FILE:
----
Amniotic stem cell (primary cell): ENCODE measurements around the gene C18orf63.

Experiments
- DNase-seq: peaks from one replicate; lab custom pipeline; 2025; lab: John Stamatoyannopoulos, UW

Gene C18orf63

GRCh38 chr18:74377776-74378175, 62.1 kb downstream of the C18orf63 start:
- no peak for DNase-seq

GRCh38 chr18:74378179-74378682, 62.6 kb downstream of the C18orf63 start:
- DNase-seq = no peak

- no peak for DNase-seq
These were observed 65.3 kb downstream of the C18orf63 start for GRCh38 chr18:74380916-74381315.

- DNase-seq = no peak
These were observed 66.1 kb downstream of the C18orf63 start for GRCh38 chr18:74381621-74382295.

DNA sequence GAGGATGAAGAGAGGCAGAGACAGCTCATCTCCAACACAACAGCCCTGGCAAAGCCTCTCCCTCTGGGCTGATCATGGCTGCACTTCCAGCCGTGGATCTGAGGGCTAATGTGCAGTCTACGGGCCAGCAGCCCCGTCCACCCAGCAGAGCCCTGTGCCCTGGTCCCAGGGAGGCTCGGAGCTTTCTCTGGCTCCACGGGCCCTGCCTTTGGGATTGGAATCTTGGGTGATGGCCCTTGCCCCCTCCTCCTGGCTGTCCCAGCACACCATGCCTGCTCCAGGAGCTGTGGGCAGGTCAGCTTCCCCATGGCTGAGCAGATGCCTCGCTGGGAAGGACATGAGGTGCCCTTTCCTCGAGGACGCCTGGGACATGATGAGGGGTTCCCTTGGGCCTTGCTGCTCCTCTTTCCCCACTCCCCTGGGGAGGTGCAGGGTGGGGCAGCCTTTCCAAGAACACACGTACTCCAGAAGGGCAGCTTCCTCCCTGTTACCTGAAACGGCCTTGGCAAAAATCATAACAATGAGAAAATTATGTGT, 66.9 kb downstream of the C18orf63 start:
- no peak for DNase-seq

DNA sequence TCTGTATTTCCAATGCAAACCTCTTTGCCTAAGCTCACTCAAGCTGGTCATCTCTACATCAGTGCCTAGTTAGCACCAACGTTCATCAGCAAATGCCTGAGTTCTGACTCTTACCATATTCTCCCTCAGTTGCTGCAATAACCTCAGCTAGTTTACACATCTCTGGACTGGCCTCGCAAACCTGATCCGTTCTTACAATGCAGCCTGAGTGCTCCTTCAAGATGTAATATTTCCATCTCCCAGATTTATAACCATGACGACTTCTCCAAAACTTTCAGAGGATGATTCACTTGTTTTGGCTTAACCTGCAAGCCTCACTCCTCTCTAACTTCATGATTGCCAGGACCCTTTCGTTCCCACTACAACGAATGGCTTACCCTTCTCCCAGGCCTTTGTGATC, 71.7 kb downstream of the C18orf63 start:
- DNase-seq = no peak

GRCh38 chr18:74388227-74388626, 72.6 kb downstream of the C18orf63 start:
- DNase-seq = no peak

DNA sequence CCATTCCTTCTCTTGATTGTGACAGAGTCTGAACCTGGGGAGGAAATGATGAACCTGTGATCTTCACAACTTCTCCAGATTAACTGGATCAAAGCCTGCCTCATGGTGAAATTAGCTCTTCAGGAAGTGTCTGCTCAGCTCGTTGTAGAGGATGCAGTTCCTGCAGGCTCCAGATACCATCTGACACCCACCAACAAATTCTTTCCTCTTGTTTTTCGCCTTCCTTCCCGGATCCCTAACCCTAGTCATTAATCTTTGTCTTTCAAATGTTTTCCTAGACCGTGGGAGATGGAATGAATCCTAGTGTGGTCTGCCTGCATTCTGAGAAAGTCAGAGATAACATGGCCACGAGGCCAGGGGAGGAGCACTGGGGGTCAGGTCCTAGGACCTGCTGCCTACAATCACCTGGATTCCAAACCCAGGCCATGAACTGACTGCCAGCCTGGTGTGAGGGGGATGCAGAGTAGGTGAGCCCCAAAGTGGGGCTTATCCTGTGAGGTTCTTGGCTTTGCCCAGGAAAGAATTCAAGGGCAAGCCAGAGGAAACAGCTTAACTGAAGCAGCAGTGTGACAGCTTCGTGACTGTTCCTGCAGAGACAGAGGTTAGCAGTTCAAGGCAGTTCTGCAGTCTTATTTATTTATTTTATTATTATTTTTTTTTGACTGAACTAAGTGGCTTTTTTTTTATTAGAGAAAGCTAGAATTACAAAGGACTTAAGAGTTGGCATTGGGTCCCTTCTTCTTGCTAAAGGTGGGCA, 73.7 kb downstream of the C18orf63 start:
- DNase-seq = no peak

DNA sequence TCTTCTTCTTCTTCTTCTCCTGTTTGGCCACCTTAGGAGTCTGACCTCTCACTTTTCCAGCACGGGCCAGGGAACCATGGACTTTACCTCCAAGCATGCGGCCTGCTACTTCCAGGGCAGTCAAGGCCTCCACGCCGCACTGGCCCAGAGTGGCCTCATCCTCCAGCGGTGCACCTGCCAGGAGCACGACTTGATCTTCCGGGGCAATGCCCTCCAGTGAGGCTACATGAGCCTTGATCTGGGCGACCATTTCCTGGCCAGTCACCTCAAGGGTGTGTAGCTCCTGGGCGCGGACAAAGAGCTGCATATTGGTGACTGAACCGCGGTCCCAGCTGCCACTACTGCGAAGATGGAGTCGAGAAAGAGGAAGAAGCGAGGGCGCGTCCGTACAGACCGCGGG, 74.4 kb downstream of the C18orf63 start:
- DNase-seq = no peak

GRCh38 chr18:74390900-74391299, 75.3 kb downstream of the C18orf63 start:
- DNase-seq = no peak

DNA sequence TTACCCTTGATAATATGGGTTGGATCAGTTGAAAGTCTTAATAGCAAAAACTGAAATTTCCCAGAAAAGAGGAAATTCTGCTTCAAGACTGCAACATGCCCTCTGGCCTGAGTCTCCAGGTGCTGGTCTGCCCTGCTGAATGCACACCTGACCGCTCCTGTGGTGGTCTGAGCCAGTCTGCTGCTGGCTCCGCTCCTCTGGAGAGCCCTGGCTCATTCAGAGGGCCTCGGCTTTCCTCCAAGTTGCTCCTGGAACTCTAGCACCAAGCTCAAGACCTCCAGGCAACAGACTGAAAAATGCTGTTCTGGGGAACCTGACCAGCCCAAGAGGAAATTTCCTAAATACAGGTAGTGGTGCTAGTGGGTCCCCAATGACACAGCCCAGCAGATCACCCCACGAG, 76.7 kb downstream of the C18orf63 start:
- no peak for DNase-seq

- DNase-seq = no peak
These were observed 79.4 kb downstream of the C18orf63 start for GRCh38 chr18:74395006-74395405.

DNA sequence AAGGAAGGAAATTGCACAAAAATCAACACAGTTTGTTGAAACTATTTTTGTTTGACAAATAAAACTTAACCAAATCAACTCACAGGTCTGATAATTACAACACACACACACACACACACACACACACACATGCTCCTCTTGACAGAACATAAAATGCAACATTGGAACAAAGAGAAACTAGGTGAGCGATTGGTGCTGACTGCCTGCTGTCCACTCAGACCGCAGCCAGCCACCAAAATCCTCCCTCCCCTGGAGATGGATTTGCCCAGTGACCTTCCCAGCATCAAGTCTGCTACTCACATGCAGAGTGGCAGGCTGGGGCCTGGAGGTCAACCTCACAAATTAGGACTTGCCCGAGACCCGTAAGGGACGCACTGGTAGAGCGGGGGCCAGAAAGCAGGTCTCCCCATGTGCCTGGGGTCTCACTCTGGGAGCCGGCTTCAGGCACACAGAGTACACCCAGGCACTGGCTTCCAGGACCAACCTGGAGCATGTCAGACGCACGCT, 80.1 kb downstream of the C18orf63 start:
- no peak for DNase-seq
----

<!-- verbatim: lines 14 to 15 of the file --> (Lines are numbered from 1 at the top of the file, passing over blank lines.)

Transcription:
- no peak for DNase-seq

DNA sequence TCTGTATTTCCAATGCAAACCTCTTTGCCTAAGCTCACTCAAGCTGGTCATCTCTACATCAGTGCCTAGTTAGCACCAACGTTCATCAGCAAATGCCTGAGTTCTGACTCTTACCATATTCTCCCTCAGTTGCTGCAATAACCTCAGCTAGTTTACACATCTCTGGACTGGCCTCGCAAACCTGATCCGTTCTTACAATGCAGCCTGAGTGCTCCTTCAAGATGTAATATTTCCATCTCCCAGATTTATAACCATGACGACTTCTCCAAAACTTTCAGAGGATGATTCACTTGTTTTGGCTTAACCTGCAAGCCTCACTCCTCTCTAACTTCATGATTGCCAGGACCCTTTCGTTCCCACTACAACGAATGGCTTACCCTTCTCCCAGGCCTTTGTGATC, 71.7 kb downstream of the C18orf63 start: